Teenage Boys Raised By The Age Of 15 Will Have A Greater Effect On Girls

Teenage Boys Raised By The Age Of 15 Will Have A Greater Effect On Girls

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Almost half of all children in the US by the age of 15 will have lived with a single parent (Anderson cited in Barajas 13). In fact, father absent homes have a greater effect on boys than on girls (Mandara, Murry; Sigle-Rushton &McLanahan, cited in Barajas 13). Those teenage boys that are raised in single mother households in low income areas are more likely to participate in criminal activity because they receive less supervision, are surrounded by crime in their neighborhoods, and receive low education levels. Teenage boys raised by single mothers in low-income neighborhoods are more inclined to be involved in criminal activity ranging from drug usage, gang involvement, burglary, and murder just to name a few (Alfrey 3). As stated in The National Healthy Marriage Resource Center article, teens from single parent households tend to be supervised less due to the fact that the parent has more responsibilities to take on alone like running errands, and working, which then leaves more time for the child to be home alone unsupervised (Alfrey 5). A parents input can have a direct impact on the decision making of a teen, but if the parent is absent most of the time, then the child receives a lower quality of parental input which could lead to poor decisions (Bertrand and Pan, 34). In the novel The Other Wes Moore, written by Wes Moore, the other Wes had much less parental supervision than the author Wes. Since the other Wes’ mother left for work before he left for school in the morning, she had no way of knowing if he actually went to school or not. So rather than going to school, he would invite his friends over and they would do drugs (Moore 59). If Wes had more supervision after his mother left for work then he ...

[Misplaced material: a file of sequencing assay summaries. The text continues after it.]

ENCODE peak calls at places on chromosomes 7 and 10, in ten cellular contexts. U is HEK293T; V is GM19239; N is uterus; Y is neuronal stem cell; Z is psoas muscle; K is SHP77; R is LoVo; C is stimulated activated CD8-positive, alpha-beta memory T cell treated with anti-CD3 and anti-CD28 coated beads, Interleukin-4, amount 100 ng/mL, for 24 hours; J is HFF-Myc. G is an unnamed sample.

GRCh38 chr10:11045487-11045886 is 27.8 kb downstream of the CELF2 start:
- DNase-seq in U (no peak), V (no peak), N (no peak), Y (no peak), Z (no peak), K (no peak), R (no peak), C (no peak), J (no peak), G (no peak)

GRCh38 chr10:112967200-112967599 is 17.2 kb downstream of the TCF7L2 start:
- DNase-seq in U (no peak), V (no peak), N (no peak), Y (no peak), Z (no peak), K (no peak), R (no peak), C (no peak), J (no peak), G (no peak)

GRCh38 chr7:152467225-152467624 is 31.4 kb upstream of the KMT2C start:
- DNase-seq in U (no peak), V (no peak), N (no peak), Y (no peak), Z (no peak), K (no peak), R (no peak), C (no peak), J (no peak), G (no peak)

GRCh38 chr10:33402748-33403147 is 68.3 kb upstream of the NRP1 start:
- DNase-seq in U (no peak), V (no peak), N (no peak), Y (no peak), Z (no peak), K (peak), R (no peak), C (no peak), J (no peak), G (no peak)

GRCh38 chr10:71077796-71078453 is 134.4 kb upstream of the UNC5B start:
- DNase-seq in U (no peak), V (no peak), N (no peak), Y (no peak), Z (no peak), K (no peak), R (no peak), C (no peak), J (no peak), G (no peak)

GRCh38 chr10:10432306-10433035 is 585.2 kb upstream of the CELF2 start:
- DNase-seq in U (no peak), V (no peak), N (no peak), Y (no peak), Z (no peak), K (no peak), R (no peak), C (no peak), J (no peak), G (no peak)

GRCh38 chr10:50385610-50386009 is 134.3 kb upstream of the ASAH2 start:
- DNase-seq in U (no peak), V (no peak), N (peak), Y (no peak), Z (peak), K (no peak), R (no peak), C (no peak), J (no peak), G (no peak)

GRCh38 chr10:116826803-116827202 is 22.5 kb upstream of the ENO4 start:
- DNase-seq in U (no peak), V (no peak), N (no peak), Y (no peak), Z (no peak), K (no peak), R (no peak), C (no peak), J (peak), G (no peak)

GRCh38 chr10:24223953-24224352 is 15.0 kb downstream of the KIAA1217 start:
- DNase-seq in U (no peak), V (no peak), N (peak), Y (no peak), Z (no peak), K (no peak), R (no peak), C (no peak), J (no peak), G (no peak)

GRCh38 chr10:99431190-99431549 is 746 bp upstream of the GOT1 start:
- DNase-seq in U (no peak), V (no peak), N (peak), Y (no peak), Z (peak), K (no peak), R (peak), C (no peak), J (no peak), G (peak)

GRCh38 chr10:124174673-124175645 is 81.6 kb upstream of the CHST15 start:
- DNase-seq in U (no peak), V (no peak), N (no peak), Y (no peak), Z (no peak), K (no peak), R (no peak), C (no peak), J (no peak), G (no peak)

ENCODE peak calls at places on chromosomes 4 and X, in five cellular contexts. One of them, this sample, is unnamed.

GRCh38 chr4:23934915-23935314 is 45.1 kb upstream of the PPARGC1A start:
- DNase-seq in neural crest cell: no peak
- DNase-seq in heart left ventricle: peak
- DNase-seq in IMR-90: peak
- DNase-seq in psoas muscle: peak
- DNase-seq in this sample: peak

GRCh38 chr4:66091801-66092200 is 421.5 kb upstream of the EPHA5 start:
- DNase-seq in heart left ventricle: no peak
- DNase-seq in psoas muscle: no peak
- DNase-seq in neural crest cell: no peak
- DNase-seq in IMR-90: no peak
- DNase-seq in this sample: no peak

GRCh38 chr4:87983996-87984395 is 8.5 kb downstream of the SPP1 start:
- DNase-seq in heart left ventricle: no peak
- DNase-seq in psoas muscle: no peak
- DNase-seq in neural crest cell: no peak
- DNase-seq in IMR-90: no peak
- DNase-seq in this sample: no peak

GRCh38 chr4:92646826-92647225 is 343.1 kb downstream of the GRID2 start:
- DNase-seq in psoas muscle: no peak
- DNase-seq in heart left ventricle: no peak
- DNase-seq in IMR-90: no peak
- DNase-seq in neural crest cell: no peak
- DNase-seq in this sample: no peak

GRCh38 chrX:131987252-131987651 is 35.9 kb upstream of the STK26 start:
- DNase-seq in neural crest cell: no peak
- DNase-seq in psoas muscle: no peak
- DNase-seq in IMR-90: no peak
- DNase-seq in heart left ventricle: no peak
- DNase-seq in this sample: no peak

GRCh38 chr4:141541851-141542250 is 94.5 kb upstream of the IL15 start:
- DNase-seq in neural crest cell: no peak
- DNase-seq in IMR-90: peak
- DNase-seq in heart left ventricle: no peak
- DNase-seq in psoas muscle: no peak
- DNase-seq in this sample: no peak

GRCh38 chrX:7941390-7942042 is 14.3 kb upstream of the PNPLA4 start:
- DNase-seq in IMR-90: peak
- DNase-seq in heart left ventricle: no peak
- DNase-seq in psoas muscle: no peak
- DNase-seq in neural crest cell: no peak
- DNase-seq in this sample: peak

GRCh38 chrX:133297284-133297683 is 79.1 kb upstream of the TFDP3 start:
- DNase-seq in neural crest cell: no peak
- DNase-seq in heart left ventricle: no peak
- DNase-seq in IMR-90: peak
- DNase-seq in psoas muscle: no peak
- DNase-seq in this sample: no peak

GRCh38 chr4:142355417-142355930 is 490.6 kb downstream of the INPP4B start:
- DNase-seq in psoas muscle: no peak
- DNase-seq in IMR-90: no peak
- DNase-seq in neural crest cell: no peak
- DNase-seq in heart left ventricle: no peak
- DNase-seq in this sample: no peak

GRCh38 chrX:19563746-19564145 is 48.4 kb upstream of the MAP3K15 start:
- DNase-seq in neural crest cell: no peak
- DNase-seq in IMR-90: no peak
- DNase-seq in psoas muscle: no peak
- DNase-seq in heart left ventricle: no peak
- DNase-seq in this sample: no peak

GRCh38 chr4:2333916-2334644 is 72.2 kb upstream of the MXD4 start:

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...e altering decision to drop out of high school. Those teens that have been raised in single mother households are drawn to crime because of the less supervision they receive from parents. Single-family households are more likely to be placed in a low socioeconomic class because there is only one form of income coming in, which causes the family to live in poor neighborhoods that have a high crime rate. Not only does less supervision and living in high crime rate neighborhoods influence teens and their participation in criminal activity, but a low school rate is also a major factor. Teens that drop out of school are more likely to end up incarcerated than those that receive a high school degree. It is important for single mothers to be involved in their child’s life in order to monitor their behavior and help their sons stay out of trouble and off the streets.

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